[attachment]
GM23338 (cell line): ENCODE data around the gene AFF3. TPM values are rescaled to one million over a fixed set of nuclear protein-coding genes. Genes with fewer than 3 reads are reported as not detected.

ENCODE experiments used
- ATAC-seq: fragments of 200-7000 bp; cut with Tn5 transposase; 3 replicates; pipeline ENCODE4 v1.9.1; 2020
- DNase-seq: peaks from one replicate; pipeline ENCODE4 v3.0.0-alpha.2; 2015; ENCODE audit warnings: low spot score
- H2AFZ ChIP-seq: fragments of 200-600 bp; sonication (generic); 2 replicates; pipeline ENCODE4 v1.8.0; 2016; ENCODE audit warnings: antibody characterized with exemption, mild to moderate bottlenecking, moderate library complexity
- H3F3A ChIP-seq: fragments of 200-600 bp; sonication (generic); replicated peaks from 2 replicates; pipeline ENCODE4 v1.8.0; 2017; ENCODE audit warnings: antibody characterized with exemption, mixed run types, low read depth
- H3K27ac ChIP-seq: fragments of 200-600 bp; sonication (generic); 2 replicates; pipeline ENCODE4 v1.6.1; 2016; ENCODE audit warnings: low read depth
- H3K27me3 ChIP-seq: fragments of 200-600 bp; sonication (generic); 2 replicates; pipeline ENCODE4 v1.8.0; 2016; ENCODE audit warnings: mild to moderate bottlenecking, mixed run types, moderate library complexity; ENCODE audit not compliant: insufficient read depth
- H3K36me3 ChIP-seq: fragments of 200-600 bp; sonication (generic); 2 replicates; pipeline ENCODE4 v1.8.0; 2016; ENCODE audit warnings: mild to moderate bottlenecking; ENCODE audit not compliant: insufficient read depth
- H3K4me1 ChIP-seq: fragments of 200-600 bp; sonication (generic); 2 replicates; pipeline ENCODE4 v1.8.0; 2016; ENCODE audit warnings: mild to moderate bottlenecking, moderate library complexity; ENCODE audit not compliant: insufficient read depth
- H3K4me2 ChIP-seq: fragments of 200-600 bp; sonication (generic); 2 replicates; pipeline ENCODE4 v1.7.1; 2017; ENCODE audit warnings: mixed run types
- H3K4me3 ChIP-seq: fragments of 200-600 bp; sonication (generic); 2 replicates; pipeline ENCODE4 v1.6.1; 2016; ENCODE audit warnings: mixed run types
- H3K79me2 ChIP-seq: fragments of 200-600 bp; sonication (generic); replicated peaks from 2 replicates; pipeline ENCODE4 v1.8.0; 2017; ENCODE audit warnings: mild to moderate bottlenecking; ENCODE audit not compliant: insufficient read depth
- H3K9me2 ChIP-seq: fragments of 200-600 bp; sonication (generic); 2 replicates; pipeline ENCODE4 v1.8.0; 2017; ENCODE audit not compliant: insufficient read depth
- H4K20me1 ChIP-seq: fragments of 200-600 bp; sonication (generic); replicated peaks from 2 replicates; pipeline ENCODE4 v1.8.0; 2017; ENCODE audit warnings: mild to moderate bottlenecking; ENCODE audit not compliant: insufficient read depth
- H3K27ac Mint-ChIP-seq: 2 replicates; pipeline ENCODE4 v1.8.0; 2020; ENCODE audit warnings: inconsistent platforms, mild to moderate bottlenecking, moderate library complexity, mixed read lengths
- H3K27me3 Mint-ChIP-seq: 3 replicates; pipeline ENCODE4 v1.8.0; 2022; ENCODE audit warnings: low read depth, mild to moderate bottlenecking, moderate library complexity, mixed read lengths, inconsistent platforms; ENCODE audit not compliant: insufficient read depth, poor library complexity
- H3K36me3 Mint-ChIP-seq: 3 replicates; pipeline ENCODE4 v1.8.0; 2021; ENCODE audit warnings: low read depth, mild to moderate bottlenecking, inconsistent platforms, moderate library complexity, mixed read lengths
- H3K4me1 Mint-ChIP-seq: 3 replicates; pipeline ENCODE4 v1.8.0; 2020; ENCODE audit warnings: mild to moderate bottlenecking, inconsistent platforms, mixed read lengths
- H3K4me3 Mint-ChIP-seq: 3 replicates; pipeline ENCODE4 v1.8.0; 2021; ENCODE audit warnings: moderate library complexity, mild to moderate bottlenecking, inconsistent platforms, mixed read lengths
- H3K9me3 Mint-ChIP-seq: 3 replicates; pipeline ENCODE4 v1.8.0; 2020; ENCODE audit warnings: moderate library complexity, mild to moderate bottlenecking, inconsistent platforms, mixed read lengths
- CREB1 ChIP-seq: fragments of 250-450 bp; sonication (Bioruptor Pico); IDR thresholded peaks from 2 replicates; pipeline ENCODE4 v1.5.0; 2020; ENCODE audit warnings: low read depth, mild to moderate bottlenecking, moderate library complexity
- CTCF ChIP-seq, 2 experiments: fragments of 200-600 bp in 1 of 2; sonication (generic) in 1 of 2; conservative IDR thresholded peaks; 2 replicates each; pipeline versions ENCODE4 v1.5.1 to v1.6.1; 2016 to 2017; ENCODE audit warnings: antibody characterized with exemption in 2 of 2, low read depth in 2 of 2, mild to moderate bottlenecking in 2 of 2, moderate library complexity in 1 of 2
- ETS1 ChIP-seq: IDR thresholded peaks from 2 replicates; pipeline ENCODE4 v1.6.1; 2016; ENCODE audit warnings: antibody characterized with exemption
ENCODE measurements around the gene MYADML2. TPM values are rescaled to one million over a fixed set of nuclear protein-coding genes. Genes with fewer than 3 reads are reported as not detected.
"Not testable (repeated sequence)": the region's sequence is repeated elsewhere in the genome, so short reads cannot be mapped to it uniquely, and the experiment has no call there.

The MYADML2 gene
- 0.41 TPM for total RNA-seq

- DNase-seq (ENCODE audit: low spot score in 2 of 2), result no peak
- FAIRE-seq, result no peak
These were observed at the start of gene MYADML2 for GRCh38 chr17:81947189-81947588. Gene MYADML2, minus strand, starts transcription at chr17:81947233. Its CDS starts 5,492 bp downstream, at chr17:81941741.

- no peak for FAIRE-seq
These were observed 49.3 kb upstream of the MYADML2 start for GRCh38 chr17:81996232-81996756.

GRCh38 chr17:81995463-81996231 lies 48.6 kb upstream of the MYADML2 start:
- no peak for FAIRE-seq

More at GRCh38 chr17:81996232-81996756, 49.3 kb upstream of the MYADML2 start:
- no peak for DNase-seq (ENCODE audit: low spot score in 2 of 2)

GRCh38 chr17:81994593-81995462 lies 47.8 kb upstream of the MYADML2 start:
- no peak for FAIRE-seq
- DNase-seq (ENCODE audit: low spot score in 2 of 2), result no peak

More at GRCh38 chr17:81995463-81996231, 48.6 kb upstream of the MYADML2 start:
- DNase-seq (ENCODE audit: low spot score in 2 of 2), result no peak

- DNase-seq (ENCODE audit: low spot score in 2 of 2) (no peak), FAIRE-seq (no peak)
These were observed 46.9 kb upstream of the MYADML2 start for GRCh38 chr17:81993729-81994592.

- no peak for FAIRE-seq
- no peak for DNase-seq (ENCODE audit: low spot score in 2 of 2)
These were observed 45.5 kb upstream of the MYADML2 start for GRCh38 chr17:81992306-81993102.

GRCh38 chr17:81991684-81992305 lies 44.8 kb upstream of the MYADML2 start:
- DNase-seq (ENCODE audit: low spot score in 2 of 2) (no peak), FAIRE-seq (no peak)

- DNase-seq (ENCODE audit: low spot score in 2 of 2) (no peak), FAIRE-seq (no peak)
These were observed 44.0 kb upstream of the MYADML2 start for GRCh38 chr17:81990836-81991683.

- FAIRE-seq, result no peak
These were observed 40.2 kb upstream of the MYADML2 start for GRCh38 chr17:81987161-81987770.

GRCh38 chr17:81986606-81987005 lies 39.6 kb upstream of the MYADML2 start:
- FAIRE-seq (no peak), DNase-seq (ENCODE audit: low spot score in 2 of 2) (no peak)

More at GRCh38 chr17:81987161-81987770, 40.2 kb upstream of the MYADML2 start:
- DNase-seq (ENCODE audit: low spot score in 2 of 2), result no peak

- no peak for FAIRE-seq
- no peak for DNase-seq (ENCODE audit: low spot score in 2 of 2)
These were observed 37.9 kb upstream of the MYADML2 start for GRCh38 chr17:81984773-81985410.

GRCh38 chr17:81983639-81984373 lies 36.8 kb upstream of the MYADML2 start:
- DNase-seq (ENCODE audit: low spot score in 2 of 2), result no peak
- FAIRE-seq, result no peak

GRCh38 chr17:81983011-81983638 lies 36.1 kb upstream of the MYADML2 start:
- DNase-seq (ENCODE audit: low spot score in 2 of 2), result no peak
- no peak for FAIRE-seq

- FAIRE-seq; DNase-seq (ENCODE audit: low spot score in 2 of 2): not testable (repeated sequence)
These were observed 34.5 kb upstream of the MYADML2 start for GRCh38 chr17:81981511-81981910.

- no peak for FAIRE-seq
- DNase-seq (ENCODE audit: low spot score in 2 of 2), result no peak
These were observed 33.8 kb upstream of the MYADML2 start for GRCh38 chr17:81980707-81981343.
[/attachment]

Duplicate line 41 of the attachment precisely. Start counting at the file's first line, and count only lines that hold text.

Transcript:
More at GRCh38 chr17:81995463-81996231, 48.6 kb upstream of the MYADML2 start: